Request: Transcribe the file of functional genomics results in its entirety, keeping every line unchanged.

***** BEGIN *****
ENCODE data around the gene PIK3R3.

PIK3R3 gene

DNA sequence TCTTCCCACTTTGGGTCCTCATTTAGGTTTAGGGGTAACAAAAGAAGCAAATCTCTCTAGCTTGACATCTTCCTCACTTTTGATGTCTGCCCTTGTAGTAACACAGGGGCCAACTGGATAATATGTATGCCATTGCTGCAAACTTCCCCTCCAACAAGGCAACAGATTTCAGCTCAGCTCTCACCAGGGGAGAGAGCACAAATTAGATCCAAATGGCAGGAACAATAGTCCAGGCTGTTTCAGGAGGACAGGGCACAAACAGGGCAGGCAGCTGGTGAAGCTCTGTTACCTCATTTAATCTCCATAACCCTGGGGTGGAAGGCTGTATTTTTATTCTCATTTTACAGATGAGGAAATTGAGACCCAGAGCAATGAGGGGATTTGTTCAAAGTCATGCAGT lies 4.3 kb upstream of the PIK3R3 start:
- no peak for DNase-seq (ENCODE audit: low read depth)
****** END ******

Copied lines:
ENCODE data around the gene PIK3R3.

PIK3R3 gene

DNA sequence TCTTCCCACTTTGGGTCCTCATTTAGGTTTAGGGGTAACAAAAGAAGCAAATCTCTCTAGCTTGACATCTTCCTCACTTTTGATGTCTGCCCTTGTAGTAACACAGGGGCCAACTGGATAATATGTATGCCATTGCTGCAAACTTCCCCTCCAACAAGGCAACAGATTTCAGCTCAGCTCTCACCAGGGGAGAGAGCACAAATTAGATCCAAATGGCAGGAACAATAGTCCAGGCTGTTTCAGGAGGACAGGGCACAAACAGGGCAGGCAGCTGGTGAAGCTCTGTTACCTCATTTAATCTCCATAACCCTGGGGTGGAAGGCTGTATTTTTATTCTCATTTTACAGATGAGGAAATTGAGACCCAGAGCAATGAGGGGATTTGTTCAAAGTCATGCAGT lies 4.3 kb upstream of the PIK3R3 start:
- no peak for DNase-seq (ENCODE audit: low read depth)